REPLACEMENT OF RIDE CONTRACTOR DEMANDED
Three days after a Newton woman died in a crash involving a Ride taxi, nearly 150 people with disabilities yesterday demanded again that the Massachusetts Bay Transportation Authority replace the contractor that runs the troubled door-to-door van service for disabled people.
"The crisis of the last two months has reached such proportion that the disabled community of Boston is saying enough is enough," said Nate Thayer, transportation coordinator for the state Office of Handicapped Affairs.
Also yesterday, the MBTA released statistics from a recent survey showing that 39 percent of Ride users are "less satisfied" with the Ride now than they were a year ago. But MBTA officials said the survey also indicated that service is improving.
The Ride has been a target of criticism since a Virginia firm, Transportation Management System Inc., took over the contract to run it in June. Several riders have been injured in crashes and falls attributed to inexperienced drivers, and the firm was fined $57,000 for poor service.
On Monday afternoon, 80-year-old Ride subscriber Bertha Kowalsky of Newton died after the Veteran's Taxi in which she was riding accelerated out of control and crashed in Brookline. Veteran's Taxi, a Newton company, is a TMSI subcontractor.
At a packed meeting at the state Transportation Building yesterday, almost 150 Ride users unanimously voted to demand that the T place the Ride in receivership and run it until a new contractor is chosen.
"This is by far the biggest meeting and the biggest vote," Thayer said.
However, Anne Bickford, MBTA deputy director of operations, said the fatal accident will not result in any immediate action. "We are not prepared to take any action that will affect the rest of the riders," she said.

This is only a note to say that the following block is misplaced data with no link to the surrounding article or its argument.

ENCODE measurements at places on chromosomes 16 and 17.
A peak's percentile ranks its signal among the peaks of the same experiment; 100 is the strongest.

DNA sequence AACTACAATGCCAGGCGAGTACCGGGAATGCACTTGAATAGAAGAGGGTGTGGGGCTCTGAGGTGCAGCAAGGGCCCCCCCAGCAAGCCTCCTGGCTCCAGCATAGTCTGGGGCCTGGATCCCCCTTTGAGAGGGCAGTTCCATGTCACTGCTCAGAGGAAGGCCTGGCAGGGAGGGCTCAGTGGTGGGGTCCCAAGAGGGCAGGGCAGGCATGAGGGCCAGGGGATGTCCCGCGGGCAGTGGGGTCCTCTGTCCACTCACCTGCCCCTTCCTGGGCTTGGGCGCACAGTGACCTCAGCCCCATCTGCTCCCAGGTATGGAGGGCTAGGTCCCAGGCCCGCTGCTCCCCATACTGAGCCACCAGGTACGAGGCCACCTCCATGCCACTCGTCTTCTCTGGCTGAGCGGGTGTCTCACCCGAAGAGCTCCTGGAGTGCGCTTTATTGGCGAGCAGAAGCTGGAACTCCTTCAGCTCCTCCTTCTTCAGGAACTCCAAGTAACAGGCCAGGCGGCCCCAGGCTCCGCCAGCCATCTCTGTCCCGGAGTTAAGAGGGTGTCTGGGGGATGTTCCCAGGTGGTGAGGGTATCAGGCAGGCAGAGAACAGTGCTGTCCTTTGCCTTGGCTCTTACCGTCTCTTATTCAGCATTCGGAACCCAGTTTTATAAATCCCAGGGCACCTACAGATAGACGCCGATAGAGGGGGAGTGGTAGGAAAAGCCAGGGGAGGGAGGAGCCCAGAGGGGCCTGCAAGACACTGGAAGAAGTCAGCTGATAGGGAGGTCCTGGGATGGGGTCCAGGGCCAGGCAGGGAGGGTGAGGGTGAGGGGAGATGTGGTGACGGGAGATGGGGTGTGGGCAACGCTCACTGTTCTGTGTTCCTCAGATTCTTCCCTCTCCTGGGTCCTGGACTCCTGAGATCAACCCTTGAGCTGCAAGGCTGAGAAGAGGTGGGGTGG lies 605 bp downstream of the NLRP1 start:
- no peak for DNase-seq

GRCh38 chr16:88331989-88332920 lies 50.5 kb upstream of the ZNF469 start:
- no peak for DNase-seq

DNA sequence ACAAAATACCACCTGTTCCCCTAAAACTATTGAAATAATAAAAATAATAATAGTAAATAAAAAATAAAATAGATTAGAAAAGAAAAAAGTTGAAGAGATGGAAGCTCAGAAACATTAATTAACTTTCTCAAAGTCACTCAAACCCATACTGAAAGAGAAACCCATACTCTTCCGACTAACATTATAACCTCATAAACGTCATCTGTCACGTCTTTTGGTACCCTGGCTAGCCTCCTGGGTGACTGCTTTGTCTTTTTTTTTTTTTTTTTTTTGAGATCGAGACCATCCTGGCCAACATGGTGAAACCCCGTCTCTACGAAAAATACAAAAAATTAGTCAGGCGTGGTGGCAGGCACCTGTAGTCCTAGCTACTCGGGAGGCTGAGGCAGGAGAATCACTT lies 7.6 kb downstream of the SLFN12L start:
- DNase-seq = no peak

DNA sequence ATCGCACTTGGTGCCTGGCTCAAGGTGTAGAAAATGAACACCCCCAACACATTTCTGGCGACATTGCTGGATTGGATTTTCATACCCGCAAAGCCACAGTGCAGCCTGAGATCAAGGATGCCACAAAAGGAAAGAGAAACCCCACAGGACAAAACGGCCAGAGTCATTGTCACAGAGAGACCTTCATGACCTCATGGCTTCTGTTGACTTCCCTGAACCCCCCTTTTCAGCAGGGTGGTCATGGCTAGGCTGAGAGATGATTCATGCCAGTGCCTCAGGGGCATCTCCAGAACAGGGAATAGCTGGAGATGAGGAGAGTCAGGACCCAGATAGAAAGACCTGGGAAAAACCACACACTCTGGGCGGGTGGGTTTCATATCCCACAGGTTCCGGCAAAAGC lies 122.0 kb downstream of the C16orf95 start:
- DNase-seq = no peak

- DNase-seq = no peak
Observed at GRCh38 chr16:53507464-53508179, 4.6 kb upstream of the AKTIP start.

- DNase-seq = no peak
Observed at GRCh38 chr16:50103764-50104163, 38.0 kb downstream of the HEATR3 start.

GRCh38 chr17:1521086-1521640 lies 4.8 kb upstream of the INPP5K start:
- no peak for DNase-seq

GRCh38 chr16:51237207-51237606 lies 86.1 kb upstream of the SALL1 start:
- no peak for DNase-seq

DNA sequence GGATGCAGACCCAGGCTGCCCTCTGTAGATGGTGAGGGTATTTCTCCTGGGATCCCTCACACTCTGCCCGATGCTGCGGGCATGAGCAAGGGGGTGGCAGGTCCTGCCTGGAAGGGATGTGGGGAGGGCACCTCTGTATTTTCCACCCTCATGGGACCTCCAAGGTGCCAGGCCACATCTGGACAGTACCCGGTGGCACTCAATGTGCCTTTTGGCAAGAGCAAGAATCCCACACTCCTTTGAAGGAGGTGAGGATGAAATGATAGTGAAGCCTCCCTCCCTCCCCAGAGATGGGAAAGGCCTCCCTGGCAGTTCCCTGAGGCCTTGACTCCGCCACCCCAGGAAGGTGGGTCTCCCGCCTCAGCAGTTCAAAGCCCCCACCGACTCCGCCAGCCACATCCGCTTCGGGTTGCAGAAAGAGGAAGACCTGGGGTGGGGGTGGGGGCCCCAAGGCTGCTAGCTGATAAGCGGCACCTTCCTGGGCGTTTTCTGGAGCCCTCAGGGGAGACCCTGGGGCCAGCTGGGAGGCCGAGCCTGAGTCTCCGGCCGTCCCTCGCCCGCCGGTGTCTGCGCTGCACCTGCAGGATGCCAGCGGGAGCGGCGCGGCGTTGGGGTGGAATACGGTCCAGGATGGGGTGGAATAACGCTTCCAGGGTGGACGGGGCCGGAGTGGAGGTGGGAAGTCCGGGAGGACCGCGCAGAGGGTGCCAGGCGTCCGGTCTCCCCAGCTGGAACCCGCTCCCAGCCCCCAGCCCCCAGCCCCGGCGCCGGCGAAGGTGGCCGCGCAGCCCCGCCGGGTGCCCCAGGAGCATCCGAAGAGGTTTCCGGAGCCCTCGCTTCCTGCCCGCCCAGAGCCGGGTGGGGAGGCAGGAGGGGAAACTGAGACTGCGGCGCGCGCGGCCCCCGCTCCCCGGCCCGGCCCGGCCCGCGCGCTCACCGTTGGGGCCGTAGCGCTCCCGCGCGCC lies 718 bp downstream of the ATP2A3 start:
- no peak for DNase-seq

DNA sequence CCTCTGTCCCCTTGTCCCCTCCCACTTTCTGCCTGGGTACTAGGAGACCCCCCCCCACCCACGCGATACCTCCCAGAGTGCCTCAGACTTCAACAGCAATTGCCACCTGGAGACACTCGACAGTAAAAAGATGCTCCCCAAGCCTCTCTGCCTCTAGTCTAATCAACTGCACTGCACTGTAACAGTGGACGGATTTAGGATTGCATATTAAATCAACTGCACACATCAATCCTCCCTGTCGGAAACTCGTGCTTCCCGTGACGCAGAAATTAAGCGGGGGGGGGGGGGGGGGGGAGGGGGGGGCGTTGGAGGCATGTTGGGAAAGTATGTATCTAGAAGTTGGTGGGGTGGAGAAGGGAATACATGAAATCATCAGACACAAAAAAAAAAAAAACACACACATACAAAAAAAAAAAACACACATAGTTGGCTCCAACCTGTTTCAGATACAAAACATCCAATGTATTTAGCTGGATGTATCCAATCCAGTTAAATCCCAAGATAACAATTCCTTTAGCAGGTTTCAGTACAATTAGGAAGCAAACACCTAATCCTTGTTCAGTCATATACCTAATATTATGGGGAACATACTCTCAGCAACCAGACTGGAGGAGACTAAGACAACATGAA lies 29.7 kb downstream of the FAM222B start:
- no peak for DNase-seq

T officials said no penalties will be imposed on the taxi service or TMSI because of the accident.
"Veteran's Taxi has done a good job. This is an isolated incident," said Timothy F. Gens, the T's director of development and public affairs.
Police investigating the accident said the taxi driver, Robert Moriarty, 26, who was released from the hospital Tuesday after treatment of injuries, may have had a seizure.
In the survey of 400 Ride users, conducted by Atlantic Research Co., 19 percent said they are more satisfied with the service since TMSI took it over, 21 percent said they were equally satisfied, and 22 percent said they were undecided.
However, another survey question asked users to rate their experience with the Ride, "taking everything into consideration," and 60 percent of the 400 riders called it somewhat or very satisfactory.
"Those aren't terrific numbers," said Michael Meuhe, a member of the T access advisory committee. "I'm discouraged by those numbers. It's mediocre at best."
Meuhe said he believes the results reflect the "unpredictability and wildly varying experience" of people who use the Ride.
Gens said the survey "does not suggest there are no problems" but does provide evidence of what he called continuing improvements in the service.
The survey found, for example, that 90 percent said drivers are generally or always courteous, 77 percent expressed satisfaction with the reservation system, and 90 percent said drivers usually or always drive safely.
Gens, acknowledging "persistent start-up problems" since TMSI took over, said it would be a mistake to switch again.
"Given the imposing problems that riders would encounter with any transition, it really is incumbent on us to make the service work," Gens said.
A follow-up survey involving only those who expressed negative opinions in the initial survey showed that 49 percent are growing increasingly dissatisfied. None said they are more satisfied about drivers or more satisfied that drivers are improving safety.